That's how it started and we didn't think it would last one night but someone came to see it on the first night, gave us five stars and we sold out for the rest of the week. Then The Stand came to see it and wanted us to bring it back the following year to one of their venues.
We then wrote a follow-up and then we wrote the third show and it got to the end in 2016 and The Stand said "You have to go back to the beginning now because there are so mane people that still haven't seen the first two parts."
So now we've come full circle and this year we're performing the final instalment again this year, Pop Goes The Idol and this will definitely be the last time we perform these three shows. They've changed my life and have been the happiest mistake to have ever happened. But the time has come to write something fresh for next year, probably about Michelle McManus turning 40... because I do sadly!
What can people expect from the show?
Pop Goes The Idol is honestly just a Carry On. It's comedy cabaret and it's me playing a character where I completely and utterly take the piss out of myself but in a really gentle friendly way. She's an out of shape showgirl who never made it. I don't swear in any of my shows which is quite old-school and people comment on that which I find weird.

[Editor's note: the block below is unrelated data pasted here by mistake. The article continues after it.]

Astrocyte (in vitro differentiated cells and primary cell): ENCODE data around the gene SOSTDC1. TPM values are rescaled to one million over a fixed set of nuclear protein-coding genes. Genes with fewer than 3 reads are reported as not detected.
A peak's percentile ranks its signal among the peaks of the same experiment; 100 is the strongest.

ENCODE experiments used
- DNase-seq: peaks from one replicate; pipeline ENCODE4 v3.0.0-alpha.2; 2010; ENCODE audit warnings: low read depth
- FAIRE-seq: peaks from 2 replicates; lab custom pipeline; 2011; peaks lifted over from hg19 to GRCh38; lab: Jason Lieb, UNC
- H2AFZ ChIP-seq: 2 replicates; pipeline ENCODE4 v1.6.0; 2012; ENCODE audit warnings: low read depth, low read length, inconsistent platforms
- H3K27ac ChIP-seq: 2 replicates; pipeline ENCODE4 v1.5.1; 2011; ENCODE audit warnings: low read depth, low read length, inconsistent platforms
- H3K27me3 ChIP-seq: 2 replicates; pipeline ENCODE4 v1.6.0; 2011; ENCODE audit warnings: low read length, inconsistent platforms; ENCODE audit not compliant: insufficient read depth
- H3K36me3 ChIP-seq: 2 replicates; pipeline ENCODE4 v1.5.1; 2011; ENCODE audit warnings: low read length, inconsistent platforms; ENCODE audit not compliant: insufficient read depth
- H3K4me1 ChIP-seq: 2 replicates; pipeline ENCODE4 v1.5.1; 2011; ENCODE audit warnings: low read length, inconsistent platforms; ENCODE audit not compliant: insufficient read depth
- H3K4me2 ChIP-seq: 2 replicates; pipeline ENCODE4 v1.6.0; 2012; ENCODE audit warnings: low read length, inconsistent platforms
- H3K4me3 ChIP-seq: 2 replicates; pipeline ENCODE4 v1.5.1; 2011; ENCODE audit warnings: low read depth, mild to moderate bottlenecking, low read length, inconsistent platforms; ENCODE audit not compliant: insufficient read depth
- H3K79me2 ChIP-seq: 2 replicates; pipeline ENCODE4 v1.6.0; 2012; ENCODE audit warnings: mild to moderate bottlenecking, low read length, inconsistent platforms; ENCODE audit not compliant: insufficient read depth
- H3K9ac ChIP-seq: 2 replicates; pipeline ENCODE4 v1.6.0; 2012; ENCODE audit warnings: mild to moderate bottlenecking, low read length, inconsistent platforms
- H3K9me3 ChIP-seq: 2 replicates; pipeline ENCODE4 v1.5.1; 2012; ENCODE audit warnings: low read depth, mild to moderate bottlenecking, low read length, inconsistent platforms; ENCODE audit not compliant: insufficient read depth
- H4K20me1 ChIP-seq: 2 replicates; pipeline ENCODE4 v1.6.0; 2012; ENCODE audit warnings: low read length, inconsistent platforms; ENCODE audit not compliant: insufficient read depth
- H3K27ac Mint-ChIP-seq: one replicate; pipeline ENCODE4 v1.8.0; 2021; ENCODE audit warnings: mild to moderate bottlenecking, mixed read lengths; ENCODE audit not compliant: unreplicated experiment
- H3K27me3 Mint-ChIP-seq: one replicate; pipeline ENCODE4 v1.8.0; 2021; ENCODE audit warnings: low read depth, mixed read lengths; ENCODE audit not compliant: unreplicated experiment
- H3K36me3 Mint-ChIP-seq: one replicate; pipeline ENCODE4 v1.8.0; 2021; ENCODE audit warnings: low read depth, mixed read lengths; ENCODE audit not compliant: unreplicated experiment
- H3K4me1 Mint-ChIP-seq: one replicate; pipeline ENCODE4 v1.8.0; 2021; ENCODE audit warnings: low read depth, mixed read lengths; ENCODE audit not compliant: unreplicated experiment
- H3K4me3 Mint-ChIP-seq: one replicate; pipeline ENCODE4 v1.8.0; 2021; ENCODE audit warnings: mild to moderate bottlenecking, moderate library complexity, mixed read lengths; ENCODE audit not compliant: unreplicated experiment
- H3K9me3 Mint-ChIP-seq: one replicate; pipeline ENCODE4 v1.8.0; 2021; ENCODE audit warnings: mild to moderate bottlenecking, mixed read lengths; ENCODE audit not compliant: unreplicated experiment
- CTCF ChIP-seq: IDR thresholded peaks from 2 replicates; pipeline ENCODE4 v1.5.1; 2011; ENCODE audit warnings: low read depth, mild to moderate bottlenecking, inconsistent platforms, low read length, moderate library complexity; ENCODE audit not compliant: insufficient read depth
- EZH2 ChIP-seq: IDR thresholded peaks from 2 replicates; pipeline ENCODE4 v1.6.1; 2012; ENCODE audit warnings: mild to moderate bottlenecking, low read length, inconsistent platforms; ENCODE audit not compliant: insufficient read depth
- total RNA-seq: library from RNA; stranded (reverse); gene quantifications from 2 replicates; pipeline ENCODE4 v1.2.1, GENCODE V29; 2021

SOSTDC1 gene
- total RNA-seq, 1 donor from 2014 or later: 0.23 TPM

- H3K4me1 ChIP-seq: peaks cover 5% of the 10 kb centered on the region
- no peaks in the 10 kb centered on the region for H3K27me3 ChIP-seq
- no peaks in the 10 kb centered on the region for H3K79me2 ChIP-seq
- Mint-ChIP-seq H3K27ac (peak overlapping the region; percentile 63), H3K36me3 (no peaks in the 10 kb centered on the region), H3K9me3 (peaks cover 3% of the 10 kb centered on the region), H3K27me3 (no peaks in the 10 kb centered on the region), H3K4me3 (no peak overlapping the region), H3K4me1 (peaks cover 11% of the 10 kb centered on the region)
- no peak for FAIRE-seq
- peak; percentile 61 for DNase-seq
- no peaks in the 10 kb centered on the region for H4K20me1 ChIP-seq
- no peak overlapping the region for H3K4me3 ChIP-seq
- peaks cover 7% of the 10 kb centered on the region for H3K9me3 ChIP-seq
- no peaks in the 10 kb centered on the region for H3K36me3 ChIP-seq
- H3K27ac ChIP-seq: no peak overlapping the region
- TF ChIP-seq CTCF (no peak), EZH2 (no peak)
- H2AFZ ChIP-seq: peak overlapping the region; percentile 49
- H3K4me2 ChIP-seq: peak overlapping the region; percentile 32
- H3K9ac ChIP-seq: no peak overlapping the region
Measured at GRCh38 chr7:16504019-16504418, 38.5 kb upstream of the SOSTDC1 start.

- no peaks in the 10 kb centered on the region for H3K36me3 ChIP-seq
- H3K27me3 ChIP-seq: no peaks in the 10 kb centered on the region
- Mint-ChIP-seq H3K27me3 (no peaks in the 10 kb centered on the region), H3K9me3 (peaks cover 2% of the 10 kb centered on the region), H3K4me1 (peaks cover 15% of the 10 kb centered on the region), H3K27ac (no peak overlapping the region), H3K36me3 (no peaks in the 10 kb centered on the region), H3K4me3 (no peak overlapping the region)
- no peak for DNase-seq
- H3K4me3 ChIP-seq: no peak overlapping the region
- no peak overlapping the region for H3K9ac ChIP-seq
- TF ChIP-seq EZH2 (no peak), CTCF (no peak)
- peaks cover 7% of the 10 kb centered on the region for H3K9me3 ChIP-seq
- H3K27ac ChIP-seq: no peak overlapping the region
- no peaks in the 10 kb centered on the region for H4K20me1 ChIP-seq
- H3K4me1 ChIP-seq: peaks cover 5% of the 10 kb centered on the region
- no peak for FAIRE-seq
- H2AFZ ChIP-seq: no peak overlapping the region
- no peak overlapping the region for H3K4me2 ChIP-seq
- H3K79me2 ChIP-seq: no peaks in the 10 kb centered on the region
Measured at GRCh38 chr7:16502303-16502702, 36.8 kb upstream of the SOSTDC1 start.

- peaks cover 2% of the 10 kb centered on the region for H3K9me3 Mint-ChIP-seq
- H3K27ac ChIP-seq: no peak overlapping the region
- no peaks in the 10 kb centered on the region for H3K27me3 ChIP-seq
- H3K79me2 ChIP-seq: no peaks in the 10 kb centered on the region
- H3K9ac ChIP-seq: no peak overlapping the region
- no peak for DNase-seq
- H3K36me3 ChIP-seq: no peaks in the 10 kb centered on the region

I think if you want a great singalong and you like a good story, this is the show for you! But look, the show isn't for everyone. It's not the most profound thing you'll ever see at the festival but I would hate to think people were leaving my show going "That was horrendous. That was terrible". It is what it is, it's just a wee bit of fun, lots of singing, lots of stories that people will relate too and my audience never need to worry about being picked on, that's not what we do at all.
It's all about me and the joke is always on me in hopefully a very endearing way. All the stories are real, they really did happen to me but some of them have been wildly embellished by Bruce and I. If I was ever going to be an outrageous diva, then that's everything I would want to be.